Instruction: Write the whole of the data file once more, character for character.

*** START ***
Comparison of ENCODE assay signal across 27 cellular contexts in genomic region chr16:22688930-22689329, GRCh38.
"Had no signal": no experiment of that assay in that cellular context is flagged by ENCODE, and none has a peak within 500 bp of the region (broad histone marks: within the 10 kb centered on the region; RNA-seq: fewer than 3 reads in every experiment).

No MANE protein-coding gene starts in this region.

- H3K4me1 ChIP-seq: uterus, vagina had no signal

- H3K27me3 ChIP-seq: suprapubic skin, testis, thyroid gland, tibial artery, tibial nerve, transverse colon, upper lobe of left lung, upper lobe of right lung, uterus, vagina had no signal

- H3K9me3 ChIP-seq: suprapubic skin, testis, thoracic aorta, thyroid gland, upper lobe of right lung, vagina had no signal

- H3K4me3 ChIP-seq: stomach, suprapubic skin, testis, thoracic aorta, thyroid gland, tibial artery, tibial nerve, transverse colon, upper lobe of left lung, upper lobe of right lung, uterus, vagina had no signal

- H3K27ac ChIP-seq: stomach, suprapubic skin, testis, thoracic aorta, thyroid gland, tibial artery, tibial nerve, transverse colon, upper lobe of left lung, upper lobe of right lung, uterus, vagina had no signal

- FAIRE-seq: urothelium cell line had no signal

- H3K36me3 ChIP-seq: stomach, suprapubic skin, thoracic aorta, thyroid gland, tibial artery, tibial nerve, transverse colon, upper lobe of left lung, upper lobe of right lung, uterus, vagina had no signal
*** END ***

Comparison of ENCODE assay signal across 27 cellular contexts in genomic region chr16:22688930-22689329, GRCh38.
"Had no signal": no experiment of that assay in that cellular context is flagged by ENCODE, and none has a peak within 500 bp of the region (broad histone marks: within the 10 kb centered on the region; RNA-seq: fewer than 3 reads in every experiment).

No MANE protein-coding gene starts in this region.

- H3K4me1 ChIP-seq: uterus, vagina had no signal

- H3K27me3 ChIP-seq: suprapubic skin, testis, thyroid gland, tibial artery, tibial nerve, transverse colon, upper lobe of left lung, upper lobe of right lung, uterus, vagina had no signal

- H3K9me3 ChIP-seq: suprapubic skin, testis, thoracic aorta, thyroid gland, upper lobe of right lung, vagina had no signal

- H3K4me3 ChIP-seq: stomach, suprapubic skin, testis, thoracic aorta, thyroid gland, tibial artery, tibial nerve, transverse colon, upper lobe of left lung, upper lobe of right lung, uterus, vagina had no signal

- H3K27ac ChIP-seq: stomach, suprapubic skin, testis, thoracic aorta, thyroid gland, tibial artery, tibial nerve, transverse colon, upper lobe of left lung, upper lobe of right lung, uterus, vagina had no signal

- FAIRE-seq: urothelium cell line had no signal

- H3K36me3 ChIP-seq: stomach, suprapubic skin, thoracic aorta, thyroid gland, tibial artery, tibial nerve, transverse colon, upper lobe of left lung, upper lobe of right lung, uterus, vagina had no signal